Most dance clubs in the PRC devote some floor space to karaoke boxes and many Chinese clubbers have danced to club music in karaoke rooms. This crossover party practice is the most prevalent instance of localization of clubbing in China. It is mainly located in three types of karaoke settings: baofang in disco clubs, guest rooms in KTV hostess nightclubs, and karaoke boxes in karaoke box establishments. Each of these organizations generates different local clubbing activities, but I focus on the commonalities among them in this essay. I examine how these hybrid organization forms emerged out of unique local partying circumstances and how they shaped Chinese clubbing practices in ways unplanned for by their initiators. Since karaoke is a popular leisure activity in China for both clubbers and non-clubbers, it seems logical that karaoke and clubbing should crossover into a new practice. However, this is not the only or most important reason for karaoke-clubbing to emerge. Police suppression of drugs, moralistic views about casual sex, and the state's ambivalent attitude towards nightlife cultures are some of the equally significant push factors. The local mix of clientele – criminals and sex workers, successful business people, military and bureaucratic personnel, and mistresses and married persons – prefer more privacy than the typical spatial layout of conventional dance clubs can afford. Karaoke-clubbing practices thus open up an appropriate space for local circumstances while retaining conventional club strengths such as sociability and an international atmosphere.

3) Travis Kong
Hong Kong Polytechnic University. Happy Hours: Body, Desire, and the Sexual Politics of Hong Kong Gay Men

Perhaps the most spectacular and visible sign of the growth of the Hong Kong gay world is the emergence of commercial gay venues such as bars and nightclubs. The wild, carefree and glamorous all night extravaganza has its own charms and attractions. These "sites of desire," while providing a significant cultural force for gay men to identify with one another through their sexuality, language and values, are also "sites of domination," where Hong Kong gay men encounter the most brutal forms of discrimination. Through ethnographic methods such as in-depth interviews and participant observation, this paper will argue that Hong Kong gay men are living under various forms of domination inside the stratified gay world that operates according to the commercially-driven logic of hegemonic cult gay masculinity. Using their embodied cultural capital, Hong Kong gay men react against these hegemonic ideals in order to find love and intimacy.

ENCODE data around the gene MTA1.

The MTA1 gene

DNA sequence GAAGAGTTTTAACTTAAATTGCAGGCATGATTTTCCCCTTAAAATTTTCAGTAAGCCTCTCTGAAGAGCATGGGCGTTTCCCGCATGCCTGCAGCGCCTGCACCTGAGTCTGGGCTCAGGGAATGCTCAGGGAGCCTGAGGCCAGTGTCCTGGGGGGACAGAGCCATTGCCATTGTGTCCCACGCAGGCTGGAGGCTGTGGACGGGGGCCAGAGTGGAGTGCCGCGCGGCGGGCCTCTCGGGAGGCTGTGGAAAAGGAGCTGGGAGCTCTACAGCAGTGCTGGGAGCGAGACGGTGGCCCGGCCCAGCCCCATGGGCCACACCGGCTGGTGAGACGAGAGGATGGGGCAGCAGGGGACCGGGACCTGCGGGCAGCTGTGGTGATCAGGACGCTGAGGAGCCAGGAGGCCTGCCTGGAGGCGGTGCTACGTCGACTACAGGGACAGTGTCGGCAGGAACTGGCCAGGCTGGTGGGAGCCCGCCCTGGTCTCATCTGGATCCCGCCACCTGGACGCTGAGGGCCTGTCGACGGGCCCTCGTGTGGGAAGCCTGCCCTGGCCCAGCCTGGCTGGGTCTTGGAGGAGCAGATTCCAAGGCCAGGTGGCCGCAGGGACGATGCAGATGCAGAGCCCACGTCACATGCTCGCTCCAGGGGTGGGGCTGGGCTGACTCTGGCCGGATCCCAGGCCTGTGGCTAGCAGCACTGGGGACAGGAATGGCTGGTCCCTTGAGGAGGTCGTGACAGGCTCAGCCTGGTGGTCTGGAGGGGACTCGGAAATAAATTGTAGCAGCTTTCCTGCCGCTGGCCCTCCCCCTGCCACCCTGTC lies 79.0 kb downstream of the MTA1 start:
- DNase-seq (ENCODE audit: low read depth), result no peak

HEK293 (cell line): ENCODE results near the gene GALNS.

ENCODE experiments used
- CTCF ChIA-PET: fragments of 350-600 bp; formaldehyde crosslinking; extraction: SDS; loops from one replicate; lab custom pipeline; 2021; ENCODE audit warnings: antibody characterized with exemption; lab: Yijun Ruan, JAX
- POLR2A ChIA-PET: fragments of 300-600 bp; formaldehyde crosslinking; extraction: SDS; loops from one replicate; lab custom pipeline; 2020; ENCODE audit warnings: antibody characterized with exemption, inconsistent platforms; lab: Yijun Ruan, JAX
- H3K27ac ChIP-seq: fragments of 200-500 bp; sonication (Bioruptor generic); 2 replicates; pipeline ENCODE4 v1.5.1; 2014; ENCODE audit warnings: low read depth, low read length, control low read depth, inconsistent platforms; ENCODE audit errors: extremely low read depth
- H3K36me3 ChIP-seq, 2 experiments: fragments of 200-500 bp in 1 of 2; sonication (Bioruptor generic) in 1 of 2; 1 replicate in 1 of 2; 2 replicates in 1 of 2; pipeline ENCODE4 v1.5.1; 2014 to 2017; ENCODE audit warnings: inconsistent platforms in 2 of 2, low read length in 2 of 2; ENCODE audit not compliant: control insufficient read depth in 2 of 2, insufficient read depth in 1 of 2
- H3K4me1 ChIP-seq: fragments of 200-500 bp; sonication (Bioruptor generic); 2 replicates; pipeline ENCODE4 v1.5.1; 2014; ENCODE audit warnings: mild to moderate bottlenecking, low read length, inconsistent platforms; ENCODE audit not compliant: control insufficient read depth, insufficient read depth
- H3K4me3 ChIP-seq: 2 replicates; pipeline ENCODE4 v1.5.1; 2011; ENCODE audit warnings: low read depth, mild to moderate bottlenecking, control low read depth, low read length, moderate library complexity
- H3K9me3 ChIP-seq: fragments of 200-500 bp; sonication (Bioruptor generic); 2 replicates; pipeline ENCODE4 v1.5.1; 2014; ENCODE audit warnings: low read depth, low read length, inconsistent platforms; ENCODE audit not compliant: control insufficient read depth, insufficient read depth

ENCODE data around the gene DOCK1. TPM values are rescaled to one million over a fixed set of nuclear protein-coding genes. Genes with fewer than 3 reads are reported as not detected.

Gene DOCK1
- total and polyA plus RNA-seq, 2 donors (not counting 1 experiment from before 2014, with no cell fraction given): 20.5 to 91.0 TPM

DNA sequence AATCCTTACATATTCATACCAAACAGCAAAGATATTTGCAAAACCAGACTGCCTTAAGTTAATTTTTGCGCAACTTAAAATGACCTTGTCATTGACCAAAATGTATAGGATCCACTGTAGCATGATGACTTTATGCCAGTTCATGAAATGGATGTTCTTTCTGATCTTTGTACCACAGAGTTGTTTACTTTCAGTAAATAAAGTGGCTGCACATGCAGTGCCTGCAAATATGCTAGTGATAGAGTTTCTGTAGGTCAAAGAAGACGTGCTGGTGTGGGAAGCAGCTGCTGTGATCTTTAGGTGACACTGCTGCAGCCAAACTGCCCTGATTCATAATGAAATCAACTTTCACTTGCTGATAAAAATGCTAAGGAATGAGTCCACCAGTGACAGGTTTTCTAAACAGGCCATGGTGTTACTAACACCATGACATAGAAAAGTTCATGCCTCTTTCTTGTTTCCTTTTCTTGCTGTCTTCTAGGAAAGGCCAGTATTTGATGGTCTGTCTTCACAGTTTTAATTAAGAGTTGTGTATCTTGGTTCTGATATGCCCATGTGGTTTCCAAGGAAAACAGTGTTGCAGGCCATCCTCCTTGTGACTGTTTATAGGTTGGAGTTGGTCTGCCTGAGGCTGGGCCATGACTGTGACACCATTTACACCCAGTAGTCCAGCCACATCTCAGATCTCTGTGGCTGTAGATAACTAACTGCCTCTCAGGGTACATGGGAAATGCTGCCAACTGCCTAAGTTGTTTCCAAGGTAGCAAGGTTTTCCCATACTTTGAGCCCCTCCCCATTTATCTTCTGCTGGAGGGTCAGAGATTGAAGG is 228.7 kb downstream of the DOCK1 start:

4) Anouska Komlosy, St. Andrews University
Rock Music, Dance Clubs, and Ethnic Identity in Contemporary Yunnan

This paper explores the ways in which dance and musical clubcultures in contemporary Yunnan reveal patterns of identity construction in one of the most ethnically diverse provinces of China. Discos and rock music venues in Yunnan are influenced by trends in more cosmopolitan cities in coastal China, yet they also strategically adopt elements of local minority cultures. DJs and rock musicians in Yunnan are inspired by the vibrant Beijing music scene, yet unlike Beijing rockers, they use the music and chants of the so called “minority nationalities” in their tracks. They combine elements of 1970s Chinese style such as Mao hats and army bags with “minority nationality” jewelry, clothing, and tattoos, thereby creating an identity that is distinct from those of Beijing rockers such as the famous Cui Jian. Yunnanese musicians often sing in local dialect and spend much of their time touring “minority nationality” areas, where they have built a captive audience out of a winning combination of national and local styles. These musicians are generating a “Yunnanese” sound as well as Yunnanese rock and roll lifestyle that has proven influential in youth clubculture scenes in the Yunnan region. Far from merely signifying the abstract forces of globalization or westernisation, Yunnan clubs, musicians, venues, and their audiences strategically blend and mix local, regional, national, and international styles to create a unique social and cultural performance space for this ethnically diverse region of China.

Discussant: Tiantian Zheng, State University of New York, Cortland